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Decoupled Review – Why I Stopped After Episode 1

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By its very Netflix description, ‘Decoupled’ doesn’t pretend to be anything that it isn’t – the makers spell out it’s about a privileged rich couple going through a divorce and bizarre things happen along the way. Created by Manu Joseph, the series stars Madhavan and Surveen Chawla as the lead pair. “A misanthropic writer and his startup-founder wife juggle their impending divorce with the absurdities and annoyances of life in their affluent world…” reads the synopsis.

Problem is, the show itself gets absurd, but in an annoying way. The first few minutes are fun, the slow resentful banter between a couple that’s planning on getting separated elicit chuckles. Madhavan plays Arya Iyer, a best-selling author, second only to Chetan Bhagat (who plays himself in a cameo) in India, and seems to have a lot of issues. Surveen Chawla is his businesswoman Punjabi wife Shruti Sharma Iyer, who doesn’t get much screen-time, at least in the first episode. Maybe the show gets better, and I did try seeing a few minutes of the second episode too, but the makers try so hard to be ‘woke’, that it’s cringe-y, boring and irritating.

And now to spoilers from just the first episode to explain why exactly the show wasn’t enjoyable.

The story starts with Arya and Shruti going to a book-club reading. Shruti is pulling in a favor from her soon to be ex-author-husband for an investor who wants to surprise his reader wife. We soon start seeing what a pretentious asshole Arya is, which is fine, but the character is not written well. Let me break down the ‘trying too hard to be cool’ scenes down into points –

  1. At the book club, the sole male reader of the club asks Arya to meet his teen son who is a fan. Arya recoils in disgust when the boy puts forth his hand for a handshake. Now my first instinct as a viewer was to assume Arya is a germophobe. But nope. He claims he has “a policy of not shaking hands with teen boys”. It’s easy to understand where the joke is going, but the prudish father insists that the author explain. It gets not too funny by then.
  2. Arya dashes off from the book club because he has a flight in one hour. I assume the rich author has a chartered flight to himself, since he is chilling at a book club with a plane to catch in the next 60 minutes. Or is just too laid-back and optimistic (which is clearly not the case). Anyway… he reaches the airport 40 minutes before the flight. Luckily for him there is only a small line to get in and a CISF personnel is doing the regular job of checking tickets and identity proofs of passengers. Now Aarya spots the man scratching his pants near the groin area and gets disgusted, then creates a scene when it’s his turn. But he goes on a nonsensical tangent of ‘how do you know my ticket is real?’ and that ‘the government is wasting your time making you do this boring job’. A bunch of uncles get riled up, accuse Aarya of insulting a ‘jawan’ doing his duty and brand the author ‘anti-national’. And things go out of hand…. So are the makers trying to tell us that this rich author, who has to catch a flight for an important meeting in the next 40 minutes, has never been to an airport before? And if this man has such a problem with people putting their hands in problematic places, why doesn’t he just carry a fucking sanitizer? Also, there is definitely no traces of a pandemic going on, because nobody is in masks. But even before the pandemic happened, a lot of people (including me and most of my friends, who aren’t even South Mumbai/Delhi rich) did carry sanitizers.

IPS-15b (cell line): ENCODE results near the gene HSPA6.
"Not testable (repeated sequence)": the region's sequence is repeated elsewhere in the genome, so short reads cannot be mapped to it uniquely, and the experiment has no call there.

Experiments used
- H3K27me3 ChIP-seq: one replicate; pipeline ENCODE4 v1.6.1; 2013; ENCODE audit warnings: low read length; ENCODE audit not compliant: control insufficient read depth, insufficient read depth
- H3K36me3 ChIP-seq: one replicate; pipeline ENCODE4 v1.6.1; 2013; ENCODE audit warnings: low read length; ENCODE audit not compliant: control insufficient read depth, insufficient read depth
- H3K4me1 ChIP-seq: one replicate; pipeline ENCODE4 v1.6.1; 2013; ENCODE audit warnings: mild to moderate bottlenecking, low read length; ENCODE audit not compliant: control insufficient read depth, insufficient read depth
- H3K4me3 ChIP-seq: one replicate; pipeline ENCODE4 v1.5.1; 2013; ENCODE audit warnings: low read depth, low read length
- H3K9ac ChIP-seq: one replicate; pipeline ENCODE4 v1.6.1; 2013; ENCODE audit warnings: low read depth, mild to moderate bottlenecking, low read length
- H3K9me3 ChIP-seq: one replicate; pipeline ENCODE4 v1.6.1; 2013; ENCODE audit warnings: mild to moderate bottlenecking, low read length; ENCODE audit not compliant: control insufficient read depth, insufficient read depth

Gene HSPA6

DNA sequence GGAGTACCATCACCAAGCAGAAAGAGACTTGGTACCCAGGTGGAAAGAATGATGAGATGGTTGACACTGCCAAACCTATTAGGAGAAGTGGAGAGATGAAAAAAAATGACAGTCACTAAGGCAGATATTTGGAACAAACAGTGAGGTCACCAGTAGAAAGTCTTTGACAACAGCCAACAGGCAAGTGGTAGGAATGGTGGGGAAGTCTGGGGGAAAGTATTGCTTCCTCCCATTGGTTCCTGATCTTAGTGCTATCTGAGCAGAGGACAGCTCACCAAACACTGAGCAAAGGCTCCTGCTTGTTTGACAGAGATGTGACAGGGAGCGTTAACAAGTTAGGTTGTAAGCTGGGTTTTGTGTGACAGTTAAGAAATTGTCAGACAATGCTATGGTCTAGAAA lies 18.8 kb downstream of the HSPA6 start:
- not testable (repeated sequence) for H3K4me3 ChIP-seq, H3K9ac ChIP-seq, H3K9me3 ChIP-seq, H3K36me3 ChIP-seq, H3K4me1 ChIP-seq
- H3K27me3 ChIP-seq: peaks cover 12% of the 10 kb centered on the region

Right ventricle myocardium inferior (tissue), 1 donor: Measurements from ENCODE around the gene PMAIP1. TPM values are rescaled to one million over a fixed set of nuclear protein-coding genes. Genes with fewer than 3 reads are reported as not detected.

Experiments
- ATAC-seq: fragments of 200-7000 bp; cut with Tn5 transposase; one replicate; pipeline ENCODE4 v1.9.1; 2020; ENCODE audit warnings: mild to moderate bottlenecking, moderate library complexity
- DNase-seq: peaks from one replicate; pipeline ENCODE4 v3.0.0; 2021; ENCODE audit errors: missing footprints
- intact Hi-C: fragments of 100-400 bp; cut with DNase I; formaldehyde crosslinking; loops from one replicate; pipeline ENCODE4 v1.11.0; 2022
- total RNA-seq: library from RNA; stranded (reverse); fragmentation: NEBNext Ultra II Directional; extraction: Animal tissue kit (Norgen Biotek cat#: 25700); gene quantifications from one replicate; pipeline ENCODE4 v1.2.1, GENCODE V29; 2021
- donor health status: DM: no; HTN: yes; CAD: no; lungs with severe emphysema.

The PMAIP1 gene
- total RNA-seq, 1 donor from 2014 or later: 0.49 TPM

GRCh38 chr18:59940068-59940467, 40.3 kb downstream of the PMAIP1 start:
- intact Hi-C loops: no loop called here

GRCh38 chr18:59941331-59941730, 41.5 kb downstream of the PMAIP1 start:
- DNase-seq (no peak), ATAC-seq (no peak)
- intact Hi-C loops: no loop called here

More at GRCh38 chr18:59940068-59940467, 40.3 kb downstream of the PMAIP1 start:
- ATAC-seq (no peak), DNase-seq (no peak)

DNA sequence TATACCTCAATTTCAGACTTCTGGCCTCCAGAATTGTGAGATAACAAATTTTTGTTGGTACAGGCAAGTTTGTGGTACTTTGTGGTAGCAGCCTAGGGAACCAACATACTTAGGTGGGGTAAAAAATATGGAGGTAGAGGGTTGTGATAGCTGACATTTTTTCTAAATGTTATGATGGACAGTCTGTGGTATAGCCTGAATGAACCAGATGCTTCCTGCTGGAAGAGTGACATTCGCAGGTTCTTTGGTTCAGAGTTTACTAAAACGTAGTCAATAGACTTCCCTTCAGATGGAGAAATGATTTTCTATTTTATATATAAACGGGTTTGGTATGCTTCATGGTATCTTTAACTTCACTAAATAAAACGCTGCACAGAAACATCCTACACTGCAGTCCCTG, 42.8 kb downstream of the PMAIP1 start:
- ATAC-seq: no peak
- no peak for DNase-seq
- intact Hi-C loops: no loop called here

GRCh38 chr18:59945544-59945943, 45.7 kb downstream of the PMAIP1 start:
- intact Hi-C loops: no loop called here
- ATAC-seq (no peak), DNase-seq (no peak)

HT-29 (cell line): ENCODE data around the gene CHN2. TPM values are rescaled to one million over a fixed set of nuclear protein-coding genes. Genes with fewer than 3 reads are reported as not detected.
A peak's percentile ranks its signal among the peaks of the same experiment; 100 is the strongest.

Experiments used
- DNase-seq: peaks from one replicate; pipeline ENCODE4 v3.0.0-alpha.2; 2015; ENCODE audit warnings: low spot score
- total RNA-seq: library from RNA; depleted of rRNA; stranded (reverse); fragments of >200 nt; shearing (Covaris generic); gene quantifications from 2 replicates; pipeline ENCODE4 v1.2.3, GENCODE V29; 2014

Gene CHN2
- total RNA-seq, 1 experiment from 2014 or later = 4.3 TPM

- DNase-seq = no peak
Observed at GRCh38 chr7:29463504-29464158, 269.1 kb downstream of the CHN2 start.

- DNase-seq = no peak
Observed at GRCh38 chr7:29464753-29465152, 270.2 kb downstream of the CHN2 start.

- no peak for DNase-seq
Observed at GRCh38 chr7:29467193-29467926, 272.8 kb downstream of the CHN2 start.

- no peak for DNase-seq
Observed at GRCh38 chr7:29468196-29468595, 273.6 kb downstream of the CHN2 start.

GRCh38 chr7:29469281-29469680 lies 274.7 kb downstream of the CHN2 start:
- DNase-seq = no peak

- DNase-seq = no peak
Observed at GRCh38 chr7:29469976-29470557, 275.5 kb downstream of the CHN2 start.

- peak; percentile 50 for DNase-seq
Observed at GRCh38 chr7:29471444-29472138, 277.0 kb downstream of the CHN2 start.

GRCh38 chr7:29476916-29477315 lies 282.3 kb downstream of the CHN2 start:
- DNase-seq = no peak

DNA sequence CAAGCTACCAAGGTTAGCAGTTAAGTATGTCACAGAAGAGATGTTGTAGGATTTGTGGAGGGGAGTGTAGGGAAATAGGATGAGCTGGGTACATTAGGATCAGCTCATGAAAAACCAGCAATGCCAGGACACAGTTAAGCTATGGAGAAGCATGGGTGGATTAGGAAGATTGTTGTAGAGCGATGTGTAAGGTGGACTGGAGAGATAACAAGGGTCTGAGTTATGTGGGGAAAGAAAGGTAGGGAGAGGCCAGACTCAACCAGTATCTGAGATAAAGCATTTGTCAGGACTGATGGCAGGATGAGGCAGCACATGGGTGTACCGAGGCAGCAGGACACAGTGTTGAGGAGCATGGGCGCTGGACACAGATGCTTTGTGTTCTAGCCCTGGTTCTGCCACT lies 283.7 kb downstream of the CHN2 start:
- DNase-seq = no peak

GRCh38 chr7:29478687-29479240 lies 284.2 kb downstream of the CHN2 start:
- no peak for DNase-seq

3. Now, Arya was catching that flight to have a meeting with Netflix bosses, who express interest in buying the rights of his books to make a series or whatever. But because of the scene he creates at the airport, he is immediately put on a ‘no-fly’ list. That no-fly list decision literally takes place in 10 minutes and makes no sense.
  4. I get that the makers are trying to show just how sensitive and unreasonable Indians can get over things, but it doesn’t land a punch if the protagonist is a sensitive jackass too.
  5. Now, instead of shitting bricks and calling the Netflix guys that he cannot make it to the meeting, the first thing Aarya does is call his wife up, to set up a dinner date. Someone lost track of the script for a bit? Okay then….
  6. The dinner date is at a super fancy Vietnamese restaurant. There’s a pretty girl at the entrance greeting guests with ‘Xin chao’, which is ‘hello’ in Vietnamese. Aarya asks her if she is from Mizoram and she says ‘No, from Meghalaya’. Then Aarya asks her if she feels bad that the owners have put her up in a costume, making her pretend like she is from Vietnam. Umm…. hello asshole, you thought she is from Mizoram and then you are trying to make the poor girl feel bad about her job? Why even go to a fancy Vietnamese restaurant in India? The hypocrisy, the assholery, it’s tiring to watch. Not entertaining. And things only keep getting more annoying. Or should I say Aarya. No wonder the wife wants a divorce.
  7. Oh and everybody who seems to know them also happens to be at the same restaurant. The prudish father from the book club who also happens to be Aarya’s neighbour. And Chetan Bhagat, Aarya’s biggest rival.

I could go on… there are 2-3 more points to whine about, but let’s call it quits. Not going to finish watching the show, doesn’t seem worth my time. Netflix has too many other shows I could check out and then there are multiple books waiting on my shelf to read.

Watch it at your own peril. Maybe it does get better.

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